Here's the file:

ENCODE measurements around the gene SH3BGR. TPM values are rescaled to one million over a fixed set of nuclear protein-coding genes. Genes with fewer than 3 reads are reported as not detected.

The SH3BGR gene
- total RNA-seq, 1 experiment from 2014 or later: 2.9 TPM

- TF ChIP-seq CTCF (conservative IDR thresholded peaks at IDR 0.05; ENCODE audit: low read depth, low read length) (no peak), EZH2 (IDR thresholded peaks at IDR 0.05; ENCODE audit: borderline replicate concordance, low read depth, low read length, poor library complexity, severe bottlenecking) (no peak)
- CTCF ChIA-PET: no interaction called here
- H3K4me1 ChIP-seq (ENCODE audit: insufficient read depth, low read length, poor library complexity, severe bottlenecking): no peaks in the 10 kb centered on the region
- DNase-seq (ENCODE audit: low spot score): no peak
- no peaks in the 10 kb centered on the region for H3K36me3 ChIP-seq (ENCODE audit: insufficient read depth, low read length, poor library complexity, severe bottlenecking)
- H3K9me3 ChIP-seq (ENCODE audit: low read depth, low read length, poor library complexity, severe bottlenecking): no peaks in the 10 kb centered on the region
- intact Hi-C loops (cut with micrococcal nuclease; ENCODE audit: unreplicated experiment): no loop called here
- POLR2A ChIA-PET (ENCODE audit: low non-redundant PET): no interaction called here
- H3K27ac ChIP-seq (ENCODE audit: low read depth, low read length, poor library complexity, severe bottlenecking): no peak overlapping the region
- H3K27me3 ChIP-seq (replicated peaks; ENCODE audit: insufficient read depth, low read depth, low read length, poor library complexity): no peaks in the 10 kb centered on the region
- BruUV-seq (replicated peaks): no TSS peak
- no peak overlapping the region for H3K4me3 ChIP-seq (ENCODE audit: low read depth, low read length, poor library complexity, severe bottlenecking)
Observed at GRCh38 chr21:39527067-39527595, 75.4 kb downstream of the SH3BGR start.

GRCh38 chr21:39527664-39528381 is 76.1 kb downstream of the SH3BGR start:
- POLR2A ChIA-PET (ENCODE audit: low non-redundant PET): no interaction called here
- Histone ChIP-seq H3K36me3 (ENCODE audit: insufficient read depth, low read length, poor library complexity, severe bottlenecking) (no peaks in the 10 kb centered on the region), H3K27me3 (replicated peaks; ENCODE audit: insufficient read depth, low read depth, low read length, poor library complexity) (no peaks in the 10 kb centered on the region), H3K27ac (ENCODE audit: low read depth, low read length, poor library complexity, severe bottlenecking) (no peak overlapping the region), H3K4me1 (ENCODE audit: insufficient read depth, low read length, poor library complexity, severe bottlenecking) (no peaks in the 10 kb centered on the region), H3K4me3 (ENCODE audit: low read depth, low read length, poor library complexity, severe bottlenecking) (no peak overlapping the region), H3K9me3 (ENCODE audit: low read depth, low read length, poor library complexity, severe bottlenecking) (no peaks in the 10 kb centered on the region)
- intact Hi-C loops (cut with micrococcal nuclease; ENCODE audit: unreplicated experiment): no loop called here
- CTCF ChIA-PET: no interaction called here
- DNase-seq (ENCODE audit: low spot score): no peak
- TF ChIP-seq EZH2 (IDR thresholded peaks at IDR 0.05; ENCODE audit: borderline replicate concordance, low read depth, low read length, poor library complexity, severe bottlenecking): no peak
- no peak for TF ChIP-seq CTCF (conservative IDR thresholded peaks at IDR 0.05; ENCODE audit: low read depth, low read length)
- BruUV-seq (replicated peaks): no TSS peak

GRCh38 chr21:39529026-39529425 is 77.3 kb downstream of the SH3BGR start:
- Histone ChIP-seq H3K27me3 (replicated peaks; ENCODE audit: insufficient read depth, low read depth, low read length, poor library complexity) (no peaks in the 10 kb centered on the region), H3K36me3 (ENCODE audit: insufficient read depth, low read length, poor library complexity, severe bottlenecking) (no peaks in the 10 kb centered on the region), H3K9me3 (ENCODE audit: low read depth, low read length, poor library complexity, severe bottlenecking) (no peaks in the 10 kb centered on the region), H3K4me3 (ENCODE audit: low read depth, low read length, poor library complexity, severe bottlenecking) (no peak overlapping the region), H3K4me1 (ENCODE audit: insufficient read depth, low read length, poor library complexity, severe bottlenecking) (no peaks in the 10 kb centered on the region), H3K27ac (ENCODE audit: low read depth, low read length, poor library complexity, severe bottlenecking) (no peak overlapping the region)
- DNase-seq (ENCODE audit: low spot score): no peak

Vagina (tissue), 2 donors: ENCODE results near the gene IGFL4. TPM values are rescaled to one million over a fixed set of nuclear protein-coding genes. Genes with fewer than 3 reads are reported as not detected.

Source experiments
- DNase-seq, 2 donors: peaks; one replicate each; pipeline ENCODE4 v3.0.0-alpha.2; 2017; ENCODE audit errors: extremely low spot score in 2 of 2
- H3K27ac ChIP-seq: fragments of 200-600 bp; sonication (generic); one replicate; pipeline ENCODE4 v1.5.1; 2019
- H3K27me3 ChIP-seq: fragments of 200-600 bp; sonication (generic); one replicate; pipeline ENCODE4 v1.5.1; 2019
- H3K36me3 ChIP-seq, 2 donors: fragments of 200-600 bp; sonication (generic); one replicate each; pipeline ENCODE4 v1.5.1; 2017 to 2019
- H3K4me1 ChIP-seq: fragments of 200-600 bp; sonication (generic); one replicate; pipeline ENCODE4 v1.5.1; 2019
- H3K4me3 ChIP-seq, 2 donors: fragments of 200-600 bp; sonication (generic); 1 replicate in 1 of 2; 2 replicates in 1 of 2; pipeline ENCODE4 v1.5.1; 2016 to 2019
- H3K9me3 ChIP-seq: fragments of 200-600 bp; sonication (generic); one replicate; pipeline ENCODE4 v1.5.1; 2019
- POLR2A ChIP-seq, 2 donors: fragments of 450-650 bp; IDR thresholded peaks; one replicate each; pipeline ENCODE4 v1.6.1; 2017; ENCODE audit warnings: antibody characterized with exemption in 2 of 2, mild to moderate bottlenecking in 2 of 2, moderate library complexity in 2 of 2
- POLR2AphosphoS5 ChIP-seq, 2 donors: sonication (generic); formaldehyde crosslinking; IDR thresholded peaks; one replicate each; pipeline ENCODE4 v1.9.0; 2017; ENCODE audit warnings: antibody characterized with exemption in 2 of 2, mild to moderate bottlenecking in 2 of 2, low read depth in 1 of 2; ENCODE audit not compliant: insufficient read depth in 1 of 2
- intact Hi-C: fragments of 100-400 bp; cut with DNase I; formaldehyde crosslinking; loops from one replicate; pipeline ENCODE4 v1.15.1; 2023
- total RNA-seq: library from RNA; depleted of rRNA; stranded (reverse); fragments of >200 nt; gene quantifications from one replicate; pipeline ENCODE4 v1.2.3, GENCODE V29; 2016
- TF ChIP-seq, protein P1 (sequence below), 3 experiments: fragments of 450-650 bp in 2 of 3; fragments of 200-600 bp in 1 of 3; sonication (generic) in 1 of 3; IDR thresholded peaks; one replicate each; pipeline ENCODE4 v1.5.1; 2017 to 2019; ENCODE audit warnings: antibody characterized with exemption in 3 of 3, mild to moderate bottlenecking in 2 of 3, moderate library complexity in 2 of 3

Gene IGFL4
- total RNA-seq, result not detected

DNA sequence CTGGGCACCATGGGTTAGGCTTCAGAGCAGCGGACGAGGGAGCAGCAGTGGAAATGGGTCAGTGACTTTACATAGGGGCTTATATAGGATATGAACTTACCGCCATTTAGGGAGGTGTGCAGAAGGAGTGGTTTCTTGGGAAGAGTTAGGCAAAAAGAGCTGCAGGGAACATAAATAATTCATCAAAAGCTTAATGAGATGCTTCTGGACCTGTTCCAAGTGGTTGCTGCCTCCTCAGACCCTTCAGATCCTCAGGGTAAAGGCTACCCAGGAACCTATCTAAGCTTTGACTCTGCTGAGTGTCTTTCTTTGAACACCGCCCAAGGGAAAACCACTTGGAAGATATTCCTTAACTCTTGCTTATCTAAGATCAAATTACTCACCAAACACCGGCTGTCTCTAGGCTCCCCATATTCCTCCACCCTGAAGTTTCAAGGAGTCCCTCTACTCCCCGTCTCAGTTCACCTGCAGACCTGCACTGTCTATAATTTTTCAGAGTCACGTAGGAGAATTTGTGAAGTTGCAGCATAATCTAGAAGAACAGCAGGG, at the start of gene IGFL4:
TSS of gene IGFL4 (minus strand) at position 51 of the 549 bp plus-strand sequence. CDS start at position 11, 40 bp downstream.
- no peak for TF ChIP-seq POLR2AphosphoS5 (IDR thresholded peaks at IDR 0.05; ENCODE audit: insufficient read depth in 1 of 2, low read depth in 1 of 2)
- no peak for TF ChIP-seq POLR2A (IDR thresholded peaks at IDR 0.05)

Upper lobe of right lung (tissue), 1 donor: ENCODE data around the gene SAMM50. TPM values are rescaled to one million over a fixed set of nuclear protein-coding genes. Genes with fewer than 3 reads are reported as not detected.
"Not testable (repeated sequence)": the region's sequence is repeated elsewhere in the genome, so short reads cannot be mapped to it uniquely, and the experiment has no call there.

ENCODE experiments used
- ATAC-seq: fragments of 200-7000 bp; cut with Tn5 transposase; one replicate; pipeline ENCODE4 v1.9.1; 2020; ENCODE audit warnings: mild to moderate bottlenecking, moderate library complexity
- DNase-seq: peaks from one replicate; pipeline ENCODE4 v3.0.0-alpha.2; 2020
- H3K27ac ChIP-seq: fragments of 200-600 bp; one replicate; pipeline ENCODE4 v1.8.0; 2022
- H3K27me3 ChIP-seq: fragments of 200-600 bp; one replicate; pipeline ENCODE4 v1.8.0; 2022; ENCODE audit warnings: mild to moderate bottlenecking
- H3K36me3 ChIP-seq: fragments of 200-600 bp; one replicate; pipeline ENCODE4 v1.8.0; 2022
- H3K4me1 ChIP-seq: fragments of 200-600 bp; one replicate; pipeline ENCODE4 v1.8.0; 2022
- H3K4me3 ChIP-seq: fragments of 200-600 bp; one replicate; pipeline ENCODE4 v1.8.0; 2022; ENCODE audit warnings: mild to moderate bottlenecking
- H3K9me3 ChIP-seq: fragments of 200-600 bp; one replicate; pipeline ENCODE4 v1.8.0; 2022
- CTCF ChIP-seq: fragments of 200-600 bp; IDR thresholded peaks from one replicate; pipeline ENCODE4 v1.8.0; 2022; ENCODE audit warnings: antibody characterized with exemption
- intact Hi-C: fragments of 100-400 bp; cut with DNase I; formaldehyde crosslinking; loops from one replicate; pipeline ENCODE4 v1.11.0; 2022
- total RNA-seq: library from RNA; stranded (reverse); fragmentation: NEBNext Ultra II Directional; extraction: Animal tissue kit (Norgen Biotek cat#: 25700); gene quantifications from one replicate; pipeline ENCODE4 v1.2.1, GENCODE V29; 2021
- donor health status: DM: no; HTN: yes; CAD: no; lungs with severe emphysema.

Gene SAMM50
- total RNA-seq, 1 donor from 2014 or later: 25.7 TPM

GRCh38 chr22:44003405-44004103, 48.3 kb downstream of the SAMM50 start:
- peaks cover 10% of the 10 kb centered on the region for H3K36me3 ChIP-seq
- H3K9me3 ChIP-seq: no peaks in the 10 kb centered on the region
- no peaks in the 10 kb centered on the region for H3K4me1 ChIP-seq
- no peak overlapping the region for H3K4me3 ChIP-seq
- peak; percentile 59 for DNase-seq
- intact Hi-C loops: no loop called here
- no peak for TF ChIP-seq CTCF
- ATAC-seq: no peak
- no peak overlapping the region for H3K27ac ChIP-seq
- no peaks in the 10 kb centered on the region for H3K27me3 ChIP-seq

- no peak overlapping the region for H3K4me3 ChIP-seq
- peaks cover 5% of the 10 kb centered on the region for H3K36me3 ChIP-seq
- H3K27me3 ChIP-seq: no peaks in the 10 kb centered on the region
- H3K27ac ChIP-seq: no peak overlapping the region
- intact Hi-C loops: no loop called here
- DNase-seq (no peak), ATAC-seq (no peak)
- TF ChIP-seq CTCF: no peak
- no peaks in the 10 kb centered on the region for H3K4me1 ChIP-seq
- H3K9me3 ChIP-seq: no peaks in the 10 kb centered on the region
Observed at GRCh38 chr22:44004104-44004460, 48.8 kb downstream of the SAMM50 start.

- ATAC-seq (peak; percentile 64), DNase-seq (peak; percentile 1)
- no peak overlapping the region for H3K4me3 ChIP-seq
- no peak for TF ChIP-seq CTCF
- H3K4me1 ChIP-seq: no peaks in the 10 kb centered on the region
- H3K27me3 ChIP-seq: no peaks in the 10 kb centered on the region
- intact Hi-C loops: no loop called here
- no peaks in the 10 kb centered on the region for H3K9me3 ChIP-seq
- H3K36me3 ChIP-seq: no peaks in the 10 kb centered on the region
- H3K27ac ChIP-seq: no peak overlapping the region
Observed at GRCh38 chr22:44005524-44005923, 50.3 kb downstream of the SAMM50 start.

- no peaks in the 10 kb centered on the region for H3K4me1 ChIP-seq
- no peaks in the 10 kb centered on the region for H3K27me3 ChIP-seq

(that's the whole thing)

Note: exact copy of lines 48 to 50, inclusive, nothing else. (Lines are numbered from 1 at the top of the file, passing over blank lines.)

- no peak for TF ChIP-seq POLR2A (IDR thresholded peaks at IDR 0.05)

Upper lobe of right lung (tissue), 1 donor: ENCODE data around the gene SAMM50. TPM values are rescaled to one million over a fixed set of nuclear protein-coding genes. Genes with fewer than 3 reads are reported as not detected.
"Not testable (repeated sequence)": the region's sequence is repeated elsewhere in the genome, so short reads cannot be mapped to it uniquely, and the experiment has no call there.